Flaws in UX design standards: Tutorial overlays
Onboarding is a new territory within UX design that is essentially how efficient it is for a new user to board your product or service. It’s about allowing the user to make an easy entrance.
Recently, users are likely to encounter a tutorial overlay the first time they open a new app on their smart phone. It does what it says on the tin, it literally overlays a tutorial guide over the main interface of the app, usually with some scribbled guides and arrows telling the user the function of each and every button on screen.
Why is this a bad idea?
Obvious. Your user will skip this tutorial as soon as they can. They don’t want to have to learn how to use the app. They shouldn’t have to. The user just wants to start using the app. If the user even takes in all the information listed in the tutorial overlay, they’ll likely forget it pretty quickly. Especially if you’re cramming them with all the information at once like the above example. You can’t tell me that you honestly took in all the chalkboard hieroglyphics your teacher scribbled in school.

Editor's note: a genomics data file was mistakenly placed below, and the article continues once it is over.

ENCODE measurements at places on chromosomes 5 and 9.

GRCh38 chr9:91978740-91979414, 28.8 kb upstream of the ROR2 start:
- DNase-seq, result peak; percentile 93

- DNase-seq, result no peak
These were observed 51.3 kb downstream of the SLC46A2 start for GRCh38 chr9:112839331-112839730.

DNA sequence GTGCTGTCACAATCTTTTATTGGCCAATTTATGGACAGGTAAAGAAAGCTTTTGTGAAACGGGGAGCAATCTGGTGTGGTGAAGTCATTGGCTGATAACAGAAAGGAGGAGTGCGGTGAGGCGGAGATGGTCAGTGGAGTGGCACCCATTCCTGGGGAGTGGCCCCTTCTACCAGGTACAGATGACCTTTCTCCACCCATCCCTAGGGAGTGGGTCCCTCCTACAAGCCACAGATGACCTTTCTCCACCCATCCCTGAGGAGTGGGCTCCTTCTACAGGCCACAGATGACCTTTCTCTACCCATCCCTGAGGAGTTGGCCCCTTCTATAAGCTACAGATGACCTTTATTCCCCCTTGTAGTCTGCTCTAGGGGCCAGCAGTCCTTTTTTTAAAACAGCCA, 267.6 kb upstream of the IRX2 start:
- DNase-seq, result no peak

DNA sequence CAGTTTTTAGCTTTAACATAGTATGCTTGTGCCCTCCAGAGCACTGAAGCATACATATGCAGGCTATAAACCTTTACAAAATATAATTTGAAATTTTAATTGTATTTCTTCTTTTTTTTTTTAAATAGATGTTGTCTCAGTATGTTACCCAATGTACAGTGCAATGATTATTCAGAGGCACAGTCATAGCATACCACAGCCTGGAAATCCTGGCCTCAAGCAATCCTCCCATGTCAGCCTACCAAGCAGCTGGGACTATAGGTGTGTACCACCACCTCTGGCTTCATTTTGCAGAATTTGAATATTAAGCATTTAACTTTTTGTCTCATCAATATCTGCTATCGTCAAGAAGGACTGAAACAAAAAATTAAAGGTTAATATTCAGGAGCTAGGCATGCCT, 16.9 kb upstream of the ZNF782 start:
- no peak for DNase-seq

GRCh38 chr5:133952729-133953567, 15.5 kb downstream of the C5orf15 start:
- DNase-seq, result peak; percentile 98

Not all methods of tutorial overlays are ineffective though. Some apps approach this onboarding technique well. Take for instance, Slack. They simply introduce themselves, focusing on benefits for the user instead of screens and features. True, it is still likely the user won’t read this information, which is probable in any scenario. Most importantly, if the UX design of the app works how it should, then the user won’t have to rely on reading the instruction manual.
One great example of “How Not to Onboard your users”, that I always refer to is Apple Music. Just follow this link and experience the nightmare yourself.
Before designing your coach marks on a semi-transparent overlay, stop and think about what the experience of the first time users should be. Focus on the context. In most of the cases, there is a better way to welcome your users.